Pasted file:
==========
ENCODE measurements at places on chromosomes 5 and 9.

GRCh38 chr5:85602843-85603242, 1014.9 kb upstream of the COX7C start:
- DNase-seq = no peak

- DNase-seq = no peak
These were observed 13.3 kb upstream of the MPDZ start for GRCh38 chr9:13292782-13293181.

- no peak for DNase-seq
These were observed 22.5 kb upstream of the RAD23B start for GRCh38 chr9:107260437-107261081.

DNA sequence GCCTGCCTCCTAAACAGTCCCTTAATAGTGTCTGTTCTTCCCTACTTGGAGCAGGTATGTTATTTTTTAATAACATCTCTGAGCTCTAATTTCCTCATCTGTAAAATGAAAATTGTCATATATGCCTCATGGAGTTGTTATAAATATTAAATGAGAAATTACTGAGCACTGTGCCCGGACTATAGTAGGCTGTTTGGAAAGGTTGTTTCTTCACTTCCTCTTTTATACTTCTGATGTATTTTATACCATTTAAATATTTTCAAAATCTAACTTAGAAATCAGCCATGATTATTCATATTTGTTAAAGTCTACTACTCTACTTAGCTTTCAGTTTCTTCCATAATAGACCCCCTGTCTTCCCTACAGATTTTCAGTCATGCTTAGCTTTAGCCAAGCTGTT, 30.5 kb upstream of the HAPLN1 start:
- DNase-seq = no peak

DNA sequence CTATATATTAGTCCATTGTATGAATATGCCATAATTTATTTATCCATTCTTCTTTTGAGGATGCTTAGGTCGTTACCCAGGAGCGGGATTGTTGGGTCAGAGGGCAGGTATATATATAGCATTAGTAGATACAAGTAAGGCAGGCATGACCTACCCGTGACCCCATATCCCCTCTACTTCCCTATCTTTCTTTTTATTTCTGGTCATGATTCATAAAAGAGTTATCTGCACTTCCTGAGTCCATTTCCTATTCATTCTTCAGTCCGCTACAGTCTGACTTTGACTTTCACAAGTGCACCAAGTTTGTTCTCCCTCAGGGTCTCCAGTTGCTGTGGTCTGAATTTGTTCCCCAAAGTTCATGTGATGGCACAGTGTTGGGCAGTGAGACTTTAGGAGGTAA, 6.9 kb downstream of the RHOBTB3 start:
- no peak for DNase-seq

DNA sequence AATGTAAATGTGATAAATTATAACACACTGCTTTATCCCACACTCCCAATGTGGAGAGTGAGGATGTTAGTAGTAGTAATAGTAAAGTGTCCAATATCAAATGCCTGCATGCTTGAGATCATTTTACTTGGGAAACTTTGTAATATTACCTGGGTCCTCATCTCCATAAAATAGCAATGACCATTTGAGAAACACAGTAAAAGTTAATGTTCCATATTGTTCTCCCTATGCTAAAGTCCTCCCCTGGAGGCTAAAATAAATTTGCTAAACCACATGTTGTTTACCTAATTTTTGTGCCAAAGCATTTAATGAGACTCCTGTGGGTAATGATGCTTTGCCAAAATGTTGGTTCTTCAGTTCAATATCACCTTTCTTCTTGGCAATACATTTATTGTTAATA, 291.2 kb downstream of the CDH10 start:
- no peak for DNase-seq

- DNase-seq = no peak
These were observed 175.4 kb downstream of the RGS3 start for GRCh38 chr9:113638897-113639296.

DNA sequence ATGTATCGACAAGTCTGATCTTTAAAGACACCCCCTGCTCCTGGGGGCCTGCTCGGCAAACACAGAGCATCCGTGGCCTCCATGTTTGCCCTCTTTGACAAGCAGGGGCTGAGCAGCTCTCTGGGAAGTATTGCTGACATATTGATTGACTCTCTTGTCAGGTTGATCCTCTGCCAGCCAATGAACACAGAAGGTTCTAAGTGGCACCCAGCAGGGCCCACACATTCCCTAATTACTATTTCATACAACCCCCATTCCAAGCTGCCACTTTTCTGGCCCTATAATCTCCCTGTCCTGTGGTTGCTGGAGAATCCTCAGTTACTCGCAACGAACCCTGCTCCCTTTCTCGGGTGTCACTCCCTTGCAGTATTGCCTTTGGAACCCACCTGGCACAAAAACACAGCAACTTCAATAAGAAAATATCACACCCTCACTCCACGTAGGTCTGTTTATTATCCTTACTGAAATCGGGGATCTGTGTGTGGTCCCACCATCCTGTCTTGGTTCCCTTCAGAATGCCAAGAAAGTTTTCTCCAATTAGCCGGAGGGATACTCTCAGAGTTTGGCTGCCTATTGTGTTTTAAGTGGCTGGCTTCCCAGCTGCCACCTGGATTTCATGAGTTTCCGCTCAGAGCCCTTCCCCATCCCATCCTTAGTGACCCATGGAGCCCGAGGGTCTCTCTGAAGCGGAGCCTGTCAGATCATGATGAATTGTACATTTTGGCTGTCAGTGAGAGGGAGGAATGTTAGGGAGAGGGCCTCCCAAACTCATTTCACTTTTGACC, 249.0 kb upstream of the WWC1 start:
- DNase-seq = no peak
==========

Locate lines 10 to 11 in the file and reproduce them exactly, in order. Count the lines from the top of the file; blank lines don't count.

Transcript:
DNA sequence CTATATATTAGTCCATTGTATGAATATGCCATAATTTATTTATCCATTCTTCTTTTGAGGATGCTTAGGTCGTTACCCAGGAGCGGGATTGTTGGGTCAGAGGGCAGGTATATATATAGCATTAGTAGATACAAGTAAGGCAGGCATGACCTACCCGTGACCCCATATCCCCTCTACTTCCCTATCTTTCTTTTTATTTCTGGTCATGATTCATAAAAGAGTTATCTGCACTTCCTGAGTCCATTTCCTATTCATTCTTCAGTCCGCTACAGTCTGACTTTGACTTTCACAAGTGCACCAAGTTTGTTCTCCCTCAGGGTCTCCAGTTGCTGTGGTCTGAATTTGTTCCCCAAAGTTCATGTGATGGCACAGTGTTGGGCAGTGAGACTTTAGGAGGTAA, 6.9 kb downstream of the RHOBTB3 start:
- no peak for DNase-seq